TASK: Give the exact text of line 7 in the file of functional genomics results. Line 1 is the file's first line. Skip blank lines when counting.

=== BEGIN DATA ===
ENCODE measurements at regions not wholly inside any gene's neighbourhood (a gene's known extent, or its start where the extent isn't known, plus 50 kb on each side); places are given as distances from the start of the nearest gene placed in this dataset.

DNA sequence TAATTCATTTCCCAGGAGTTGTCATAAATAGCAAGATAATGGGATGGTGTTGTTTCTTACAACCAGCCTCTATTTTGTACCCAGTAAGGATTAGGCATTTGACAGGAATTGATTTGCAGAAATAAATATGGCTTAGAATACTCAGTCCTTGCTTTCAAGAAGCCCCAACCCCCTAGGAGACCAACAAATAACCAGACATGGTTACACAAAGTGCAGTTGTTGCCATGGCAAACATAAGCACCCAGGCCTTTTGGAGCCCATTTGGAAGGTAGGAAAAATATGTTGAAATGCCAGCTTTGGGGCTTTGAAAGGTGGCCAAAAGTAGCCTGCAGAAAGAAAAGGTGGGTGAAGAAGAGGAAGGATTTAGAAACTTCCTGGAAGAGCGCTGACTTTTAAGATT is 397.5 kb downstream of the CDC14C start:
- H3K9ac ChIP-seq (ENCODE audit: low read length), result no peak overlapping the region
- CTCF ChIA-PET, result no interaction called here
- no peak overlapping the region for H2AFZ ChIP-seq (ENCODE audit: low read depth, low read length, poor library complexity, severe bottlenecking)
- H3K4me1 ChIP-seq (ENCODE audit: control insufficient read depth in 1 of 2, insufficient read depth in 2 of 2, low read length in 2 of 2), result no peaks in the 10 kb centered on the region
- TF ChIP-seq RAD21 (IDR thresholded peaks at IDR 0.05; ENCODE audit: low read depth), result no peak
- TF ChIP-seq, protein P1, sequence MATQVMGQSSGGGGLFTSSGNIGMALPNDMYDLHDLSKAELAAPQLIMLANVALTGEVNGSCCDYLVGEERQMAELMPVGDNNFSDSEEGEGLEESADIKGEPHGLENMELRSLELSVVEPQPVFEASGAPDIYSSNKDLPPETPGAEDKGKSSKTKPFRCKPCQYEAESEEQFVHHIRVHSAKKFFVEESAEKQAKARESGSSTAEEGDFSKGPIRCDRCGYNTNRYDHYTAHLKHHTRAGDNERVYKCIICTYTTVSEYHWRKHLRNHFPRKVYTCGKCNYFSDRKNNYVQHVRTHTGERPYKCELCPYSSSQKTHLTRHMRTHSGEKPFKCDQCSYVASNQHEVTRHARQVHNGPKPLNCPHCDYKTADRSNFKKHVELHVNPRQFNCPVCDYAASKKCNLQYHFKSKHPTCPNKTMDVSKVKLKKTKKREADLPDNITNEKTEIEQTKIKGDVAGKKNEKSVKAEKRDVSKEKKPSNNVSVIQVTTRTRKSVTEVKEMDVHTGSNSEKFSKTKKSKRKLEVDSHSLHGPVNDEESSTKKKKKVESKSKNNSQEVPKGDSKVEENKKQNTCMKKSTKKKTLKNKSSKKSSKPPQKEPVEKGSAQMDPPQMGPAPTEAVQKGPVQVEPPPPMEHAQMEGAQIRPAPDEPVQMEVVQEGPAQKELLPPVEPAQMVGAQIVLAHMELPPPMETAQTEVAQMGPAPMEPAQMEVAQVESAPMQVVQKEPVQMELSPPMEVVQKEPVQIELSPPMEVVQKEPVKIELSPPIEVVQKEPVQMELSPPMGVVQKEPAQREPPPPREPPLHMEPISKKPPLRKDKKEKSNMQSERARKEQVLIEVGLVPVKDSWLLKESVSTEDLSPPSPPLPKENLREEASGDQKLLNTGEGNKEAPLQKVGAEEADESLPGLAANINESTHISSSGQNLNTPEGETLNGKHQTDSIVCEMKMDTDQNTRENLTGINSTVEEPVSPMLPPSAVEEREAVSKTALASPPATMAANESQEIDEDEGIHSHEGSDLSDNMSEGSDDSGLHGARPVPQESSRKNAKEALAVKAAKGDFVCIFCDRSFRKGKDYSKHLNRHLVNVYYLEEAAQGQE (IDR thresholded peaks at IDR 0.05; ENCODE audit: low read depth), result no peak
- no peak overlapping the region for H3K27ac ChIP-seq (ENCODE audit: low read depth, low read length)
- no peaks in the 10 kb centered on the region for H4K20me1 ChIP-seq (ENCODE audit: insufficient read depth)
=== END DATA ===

- TF ChIP-seq RAD21 (IDR thresholded peaks at IDR 0.05; ENCODE audit: low read depth), result no peak